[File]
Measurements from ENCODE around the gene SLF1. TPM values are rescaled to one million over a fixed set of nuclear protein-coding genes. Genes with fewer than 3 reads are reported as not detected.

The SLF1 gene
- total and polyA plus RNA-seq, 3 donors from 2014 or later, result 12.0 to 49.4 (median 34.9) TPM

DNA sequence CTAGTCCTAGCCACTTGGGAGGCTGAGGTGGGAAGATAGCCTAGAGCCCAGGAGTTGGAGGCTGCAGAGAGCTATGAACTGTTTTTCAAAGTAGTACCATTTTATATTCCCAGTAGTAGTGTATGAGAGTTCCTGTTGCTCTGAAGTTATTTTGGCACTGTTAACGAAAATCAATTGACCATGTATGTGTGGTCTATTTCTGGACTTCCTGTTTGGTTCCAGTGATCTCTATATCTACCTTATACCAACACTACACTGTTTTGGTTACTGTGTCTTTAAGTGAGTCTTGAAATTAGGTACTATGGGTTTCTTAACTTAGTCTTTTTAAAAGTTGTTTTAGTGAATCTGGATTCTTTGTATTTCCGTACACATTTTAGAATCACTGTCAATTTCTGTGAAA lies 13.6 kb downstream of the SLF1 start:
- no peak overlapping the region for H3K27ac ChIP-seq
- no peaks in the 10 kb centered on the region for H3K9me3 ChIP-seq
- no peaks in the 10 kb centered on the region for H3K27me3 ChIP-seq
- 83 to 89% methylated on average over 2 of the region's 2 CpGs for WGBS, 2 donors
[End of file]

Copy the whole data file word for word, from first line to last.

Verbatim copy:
Measurements from ENCODE around the gene SLF1. TPM values are rescaled to one million over a fixed set of nuclear protein-coding genes. Genes with fewer than 3 reads are reported as not detected.

The SLF1 gene
- total and polyA plus RNA-seq, 3 donors from 2014 or later, result 12.0 to 49.4 (median 34.9) TPM

DNA sequence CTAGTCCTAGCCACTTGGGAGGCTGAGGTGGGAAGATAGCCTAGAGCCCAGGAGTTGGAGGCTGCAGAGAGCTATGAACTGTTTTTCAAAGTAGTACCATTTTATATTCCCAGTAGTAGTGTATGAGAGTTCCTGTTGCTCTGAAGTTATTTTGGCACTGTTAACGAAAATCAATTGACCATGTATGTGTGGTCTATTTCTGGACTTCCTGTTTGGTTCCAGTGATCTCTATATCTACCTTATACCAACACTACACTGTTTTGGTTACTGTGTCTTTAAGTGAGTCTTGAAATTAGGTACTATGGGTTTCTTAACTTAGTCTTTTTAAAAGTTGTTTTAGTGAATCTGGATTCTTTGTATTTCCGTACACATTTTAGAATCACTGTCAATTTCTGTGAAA lies 13.6 kb downstream of the SLF1 start:
- no peak overlapping the region for H3K27ac ChIP-seq
- no peaks in the 10 kb centered on the region for H3K9me3 ChIP-seq
- no peaks in the 10 kb centered on the region for H3K27me3 ChIP-seq
- 83 to 89% methylated on average over 2 of the region's 2 CpGs for WGBS, 2 donors